• Persistence - Job requires persistence in the face of obstacles.
     
  • Cooperation - Job requires being pleasant with others on the job and displaying a good-natured, cooperative attitude.
     
  • Analytical Thinking - Job requires analyzing information and using logic to address work-related issues and problems.
     
  • Innovation - Job requires creativity and alternative thinking to develop new ideas for and answers to work-related problems.
     
    source: Occupational Information Network: Welders, Cutters, and Welder Fitters  updated June 2006
     


    State of Vermont License Information
    that may be required for Welders, Cutters, and Welder Fitters
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    No state licenses listed for this occupation.
     


    Education and Training Requirements
    for Welders, Cutters, and Welder Fitters
    Back to Top
     
     
  • Job Zone Two: Some Preparation Needed
  •  
  • Education: These occupations usually require a high school diploma.
  •  
  • Training: Employees in these occupations need anywhere from a few months to one year of working with experienced employees. A recognized apprenticeship program may be associated with these occupations.
  •  
  • Experience: Some previous work-related skill, knowledge, or experience is usually needed. For example, a teller would benefit from experience working directly with the public.
  •  
    source: Occupational Information Network: Welders, Cutters, and Welder Fitters  updated June 2006
     


    Schools
    offering instructional programs related to Welders, Cutters, and Welder Fitters
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      Related Instructional Programs
     
    • Welding Technology/Welder
     
     Search for schools offering these programs at
     
     
     
    source: National Center for Education Statistics 2000 Classification of Instructional Programs .
     


    Other Resources
    for Welders, Cutters, and Welder Fitters
    Back to Top
     
  • Labor Exchange Information
  • A source for occupational characteristics, such as age, gender, race, and years of education and an alternative source for occupational wage rates. Limited to people looking for jobs and the jobs advertised through VDOL Vermont Job Link.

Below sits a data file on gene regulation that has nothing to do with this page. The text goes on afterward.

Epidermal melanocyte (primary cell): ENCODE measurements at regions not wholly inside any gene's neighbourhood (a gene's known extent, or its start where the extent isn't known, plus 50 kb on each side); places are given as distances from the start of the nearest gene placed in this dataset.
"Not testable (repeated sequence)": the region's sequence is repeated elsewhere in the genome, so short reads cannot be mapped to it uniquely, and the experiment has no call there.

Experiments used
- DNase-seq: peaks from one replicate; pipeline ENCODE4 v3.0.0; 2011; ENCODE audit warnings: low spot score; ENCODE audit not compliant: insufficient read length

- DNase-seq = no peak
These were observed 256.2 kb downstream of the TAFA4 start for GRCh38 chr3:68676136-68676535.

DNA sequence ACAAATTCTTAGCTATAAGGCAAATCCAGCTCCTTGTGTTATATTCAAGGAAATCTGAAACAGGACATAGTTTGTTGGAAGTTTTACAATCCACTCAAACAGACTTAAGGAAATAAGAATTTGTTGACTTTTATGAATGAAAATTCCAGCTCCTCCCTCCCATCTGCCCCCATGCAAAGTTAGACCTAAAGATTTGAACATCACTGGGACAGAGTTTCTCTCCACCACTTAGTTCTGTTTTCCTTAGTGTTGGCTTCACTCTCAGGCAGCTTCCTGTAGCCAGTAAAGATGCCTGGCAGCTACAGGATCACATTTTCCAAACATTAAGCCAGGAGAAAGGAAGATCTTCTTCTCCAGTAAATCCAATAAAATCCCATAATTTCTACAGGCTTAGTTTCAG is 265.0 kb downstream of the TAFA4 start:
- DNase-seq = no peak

• Look for statewide information over the latest 12 months for Welders, Cutters, Solderers, and Brazers .
  •  
  • Occupational Outlook Handbook
  • The Occupational Outlook Handbook is a nationally recognized source of career information, designed to provide valuable assistance to individuals making decisions about their future work lives. Revised every two years, the Handbook describes what workers do on the job, working conditions, the training and education needed, earnings, and expected job prospects in a wide range of occupations.
    Go to Occupational Outlook Handbook
     
  • O*NET™ Online
  • O*NET Online is an interactive web site for those interested in exploring occupations through O*NET, The Occupational Information Network database.   All of the descriptive information on this page comes from the O*NET database, version 14.0, released July 2009.   The O*NET database takes the place of the Dictionary of Occupational Titles (DOT) as the nation's primary source of occupational information.
  • For additional information on Welders, Cutters, and Welder Fitters , go to O*NET Online Detail Report.
  • For the O*NET Online home page, go to   
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    Back to Top
     
     
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    source: Occupational Information Network: Welders, Cutters, and Welder Fitters 
     

     
     
     
    Vermont.gov State of Vermont Department of Labor